Kampala, May 5, 2022—On May 4, more than 100 research and innovation stakeholders were hosted by the Swedish Ambassador to Uganda to mark the two-decade-long research partnership of the Karolinska Institute and Makerere University.
The teams from Makerere University led Professor Rhoda Wanyenze, the Rector Benadir University Professor Mohamed Mohamud Bidey, and President, Karolinska Institute Professor Ole Petter Ottersen were ushered into at the Swedish Ambassador’s Residence located along Elizabeth Avenue in Kololo, Kampala where the team held cordial discussions.
Adam Kahasai Rudebeck, the Deputy Head of Development at the Embassy speaking on behalf of the Ambassador H.E Maria Hakansson who is currently away on official duties back home said Sweden capacity strengthing, (at the level of individuals as well as institutions) and networking with Swedish universities/ institutes has always been at the center of the mission’s objective with a long-term commitment and a scientific cooperation on equal footing as important cornerstones.
“As we are all aware, with the emergence of the ‘knowledge economies’, nations and regions respond the new challenges that affect choices in the development of higher education, research and innovation systems,” he said.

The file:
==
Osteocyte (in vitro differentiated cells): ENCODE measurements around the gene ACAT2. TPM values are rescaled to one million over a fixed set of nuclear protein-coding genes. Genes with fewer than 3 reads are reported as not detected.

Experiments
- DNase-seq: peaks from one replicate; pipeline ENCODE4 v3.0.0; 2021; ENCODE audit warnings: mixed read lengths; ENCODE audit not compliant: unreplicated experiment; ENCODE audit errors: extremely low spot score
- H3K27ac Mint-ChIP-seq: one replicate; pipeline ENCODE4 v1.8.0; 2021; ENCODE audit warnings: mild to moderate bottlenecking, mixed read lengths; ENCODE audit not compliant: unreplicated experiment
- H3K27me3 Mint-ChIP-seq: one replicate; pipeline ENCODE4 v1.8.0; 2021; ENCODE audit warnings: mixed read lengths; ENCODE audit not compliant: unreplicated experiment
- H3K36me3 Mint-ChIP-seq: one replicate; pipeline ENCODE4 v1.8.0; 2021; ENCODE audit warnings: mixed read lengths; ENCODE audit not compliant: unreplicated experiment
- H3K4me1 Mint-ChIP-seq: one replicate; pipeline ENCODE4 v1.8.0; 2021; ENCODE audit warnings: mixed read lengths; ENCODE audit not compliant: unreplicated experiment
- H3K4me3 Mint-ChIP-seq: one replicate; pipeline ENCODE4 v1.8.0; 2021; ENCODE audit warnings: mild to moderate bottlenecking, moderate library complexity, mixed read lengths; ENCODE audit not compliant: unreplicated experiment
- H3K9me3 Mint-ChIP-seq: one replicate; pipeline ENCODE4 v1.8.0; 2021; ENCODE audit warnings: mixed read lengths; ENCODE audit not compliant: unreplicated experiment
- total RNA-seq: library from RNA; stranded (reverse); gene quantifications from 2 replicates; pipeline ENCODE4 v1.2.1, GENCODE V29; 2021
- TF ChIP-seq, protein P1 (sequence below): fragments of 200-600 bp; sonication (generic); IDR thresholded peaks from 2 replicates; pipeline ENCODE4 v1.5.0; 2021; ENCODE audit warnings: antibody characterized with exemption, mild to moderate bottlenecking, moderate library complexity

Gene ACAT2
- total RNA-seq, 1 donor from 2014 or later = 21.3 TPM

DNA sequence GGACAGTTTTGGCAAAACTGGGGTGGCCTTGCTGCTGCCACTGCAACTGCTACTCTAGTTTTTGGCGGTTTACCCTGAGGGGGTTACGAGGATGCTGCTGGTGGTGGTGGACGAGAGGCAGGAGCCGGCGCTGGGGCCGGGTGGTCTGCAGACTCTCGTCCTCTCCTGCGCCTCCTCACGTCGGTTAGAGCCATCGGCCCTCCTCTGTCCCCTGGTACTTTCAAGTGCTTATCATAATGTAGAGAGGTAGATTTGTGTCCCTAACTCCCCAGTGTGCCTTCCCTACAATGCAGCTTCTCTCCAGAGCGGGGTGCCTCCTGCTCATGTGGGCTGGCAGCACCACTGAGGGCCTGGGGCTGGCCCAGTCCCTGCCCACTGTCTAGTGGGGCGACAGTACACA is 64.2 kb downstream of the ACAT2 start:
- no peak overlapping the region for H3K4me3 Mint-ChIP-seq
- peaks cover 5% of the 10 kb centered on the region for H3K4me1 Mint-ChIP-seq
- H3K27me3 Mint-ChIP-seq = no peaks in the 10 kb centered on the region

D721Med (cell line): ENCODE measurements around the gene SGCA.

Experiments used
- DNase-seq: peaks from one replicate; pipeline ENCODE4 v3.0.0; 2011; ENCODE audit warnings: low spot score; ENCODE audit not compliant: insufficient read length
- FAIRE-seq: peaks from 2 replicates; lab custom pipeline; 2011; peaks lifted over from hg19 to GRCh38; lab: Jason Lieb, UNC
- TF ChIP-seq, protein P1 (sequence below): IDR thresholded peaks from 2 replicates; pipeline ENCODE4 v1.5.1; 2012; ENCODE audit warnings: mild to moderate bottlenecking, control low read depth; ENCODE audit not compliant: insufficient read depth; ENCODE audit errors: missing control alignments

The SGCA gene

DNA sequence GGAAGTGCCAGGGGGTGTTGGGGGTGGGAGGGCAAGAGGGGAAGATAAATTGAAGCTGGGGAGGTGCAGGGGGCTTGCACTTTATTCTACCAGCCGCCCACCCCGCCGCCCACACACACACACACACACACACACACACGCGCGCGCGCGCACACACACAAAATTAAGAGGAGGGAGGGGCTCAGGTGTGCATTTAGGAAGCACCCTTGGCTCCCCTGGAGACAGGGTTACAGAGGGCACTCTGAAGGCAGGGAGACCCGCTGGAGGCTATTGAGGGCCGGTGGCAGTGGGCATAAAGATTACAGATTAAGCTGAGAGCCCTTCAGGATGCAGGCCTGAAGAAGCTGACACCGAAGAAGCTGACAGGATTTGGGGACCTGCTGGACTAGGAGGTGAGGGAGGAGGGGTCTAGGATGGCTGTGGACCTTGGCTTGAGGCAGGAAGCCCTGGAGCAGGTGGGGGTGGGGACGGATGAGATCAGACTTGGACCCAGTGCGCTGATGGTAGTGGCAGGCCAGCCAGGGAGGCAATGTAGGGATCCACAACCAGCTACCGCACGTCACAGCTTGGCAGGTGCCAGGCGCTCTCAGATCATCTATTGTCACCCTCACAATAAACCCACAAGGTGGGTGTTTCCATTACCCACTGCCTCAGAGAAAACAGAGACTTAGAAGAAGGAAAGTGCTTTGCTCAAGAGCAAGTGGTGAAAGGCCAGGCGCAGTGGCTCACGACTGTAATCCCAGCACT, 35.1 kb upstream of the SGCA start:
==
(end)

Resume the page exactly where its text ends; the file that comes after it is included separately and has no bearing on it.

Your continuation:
Mr. Rudebeck said the Swedish Government has identified support to higher education and research as one important area of Swedish development cooperation. Over the years, in terms of monetary terms, the total Swedish support amounts to 120million USD.
“The production, accumulation, transfer and application of knowledge are all central factors in socio-economic development and are increasingly found essential to national and regional development strategies. And while access to local and international scientifically based knowledge is crucial to the development in all countries, it is critical in developing countries,” said Mr. Rudebeck.
These celebrations coincide with Makerere University’s 100 anniversary. Speaking at the event, Professor Ole Otterson said he was excited that the more than 20 years research collaboration gave birth to Karolinska Institute’s international flagship project — the virtual Centre of Excellence for Sustainable Health (CESH), a collaboration between Makerere University and Karolinska Institutet. He proposed a toast for the first 100 years of Makerere University citing that the collaboration has shown potential for sustainability and reciprocity.